The annual hosting season is upon us and I can’t wait. I love bringing our family and friends together for a little quality time and some good food. Whether we’re gathering for a bonfire in the backyard or setting the table for a big holiday meal I’m excited to host. I know that’s not the case for everyone though. To help those who might feel like hosting a holiday dinner or friendly soirée is beyond their skill set I put together a list of tips to make the events a little more manageable and dare I say, even fun! Below are five tips for making hosting the holidays (or any event) a little more manageable.
1. Make a List
If you’ve read the blog or followed me for any length of time it won’t come as a shock that I love a list. To help keep my thoughts organized I make a list of all the supplies I need for whatever the event is. For example, any time I plan a shower (baby, bridal, or other) I break my list up into three categories: Food, Essentials, and Decor. From there I plan out what I need for each category and decide which store I can get items from. From there I make a store list so if I’m going somewhere like Costco I know what items I can grab from each list at the one spot. I know, I know; it sounds like a bit much but I promise it makes things easier. It keeps me from having to double back to a store and if someone offers to pick things up I can just send them a picture of the list.
2. Plan to Assign Tasks
One of the things that used to stress me out the most with holidays was people offering to help do things. I know, it sounds like it would be, ya know, helpful. My mind is always going a mile a minute though while I’m prepping a big meal and having to stop to think of what someone could do to help just felt overwhelming. After 4+ years of hosting big holiday dinners though I’ve realized the best thing to do is prepare to assign tasks beforehand.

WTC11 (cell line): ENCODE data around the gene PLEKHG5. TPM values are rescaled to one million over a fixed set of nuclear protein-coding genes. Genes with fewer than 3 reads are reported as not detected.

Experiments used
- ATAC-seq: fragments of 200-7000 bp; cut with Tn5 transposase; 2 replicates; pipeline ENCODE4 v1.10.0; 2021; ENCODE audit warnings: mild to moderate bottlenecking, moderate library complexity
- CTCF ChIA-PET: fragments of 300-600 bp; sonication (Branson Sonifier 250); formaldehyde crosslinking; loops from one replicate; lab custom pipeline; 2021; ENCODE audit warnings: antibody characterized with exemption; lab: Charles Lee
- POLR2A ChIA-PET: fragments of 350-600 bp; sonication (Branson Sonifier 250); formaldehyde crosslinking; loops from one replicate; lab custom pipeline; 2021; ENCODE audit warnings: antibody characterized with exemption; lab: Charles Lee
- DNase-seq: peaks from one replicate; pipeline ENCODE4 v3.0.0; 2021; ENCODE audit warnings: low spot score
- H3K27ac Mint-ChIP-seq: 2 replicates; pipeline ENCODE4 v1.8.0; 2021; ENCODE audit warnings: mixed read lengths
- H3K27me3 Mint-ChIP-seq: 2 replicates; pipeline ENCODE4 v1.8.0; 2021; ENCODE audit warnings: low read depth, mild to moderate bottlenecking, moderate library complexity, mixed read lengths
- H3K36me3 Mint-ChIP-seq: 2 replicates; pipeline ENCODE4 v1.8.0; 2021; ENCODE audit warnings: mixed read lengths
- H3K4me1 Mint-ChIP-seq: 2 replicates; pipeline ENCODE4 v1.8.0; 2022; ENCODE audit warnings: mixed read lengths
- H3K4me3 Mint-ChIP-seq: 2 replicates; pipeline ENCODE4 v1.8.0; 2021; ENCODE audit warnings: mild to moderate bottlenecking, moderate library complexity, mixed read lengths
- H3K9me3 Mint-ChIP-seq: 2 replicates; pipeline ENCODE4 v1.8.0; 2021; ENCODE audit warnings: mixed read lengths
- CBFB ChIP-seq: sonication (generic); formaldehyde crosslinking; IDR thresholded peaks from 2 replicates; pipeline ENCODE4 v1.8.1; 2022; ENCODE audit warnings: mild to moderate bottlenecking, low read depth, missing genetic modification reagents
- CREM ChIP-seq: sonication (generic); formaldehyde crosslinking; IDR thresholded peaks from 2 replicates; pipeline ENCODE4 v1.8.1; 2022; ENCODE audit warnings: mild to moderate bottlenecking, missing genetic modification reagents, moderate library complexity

What works for me is taking tasks that I know someone else could do, say peeling potatoes, and prepping the tasks before people get to my house. That way when someone says “What can I do,” I can simply point to an already prepared task. The potatoes for example; I set out a bowl, a bag of potatoes, a plastic bag for skins, and a peeler all together on the counter. That way the task is ready to go and I don’t have to give them directions to find all the items in the kitchen that they need.
3. Pre-Label Dishes
When I first started hosting our families for the holidays I searched Pinterest for some holiday inspiration. I ran across this next tip in another blog and I thought it was genius. I’ve used it every year since when prepping for our holiday gatherings.
If you are the one hosting the big holiday meal you’re likely also the one planning the menu. To decrease the number of times I’m asked where a bowl is or a platter I pre-label the dishes. I set out the ones I will need and put sticky notes on them with the dish that I plan to go in them. This has saved me from having to constantly direct people to dishes in the kitchen (or stop and hung for them myself) or having to swap something from one dish to another to make room on the table. I often do this the night before the big event to limit my to do list the morning of.
4. Make Place Settings
I know, one more thing to add to the list, hear my out though. People like to be told what to do. In a large crowd there’s always the question of “Where do we sit.” If you haven’t caught on to the theme yet, I don’t like to have to answer a ton of questions on the fly. I want people to be able to guide themselves. Preparing place settings, even simple cards with the individual’s name laid on the plate, help guests settle in on their own.
5. Let People Know What to Bring
My last tip is pretty simple, tell people what to bring. I was raised to never show up as a guest empty handed. I got that from my grandparents. On top of not wanting to look like an ill mannered guest, most people have dishes they like to have on certain holidays. Letting people bring their favorite holiday dish helps lighten the load from you on meal prep and allows them to show up with something you actually need. Trust me, better they bring an item you assigned rather than you get six fruit cakes. (Now, if everyone’s bringing wine that’s different.)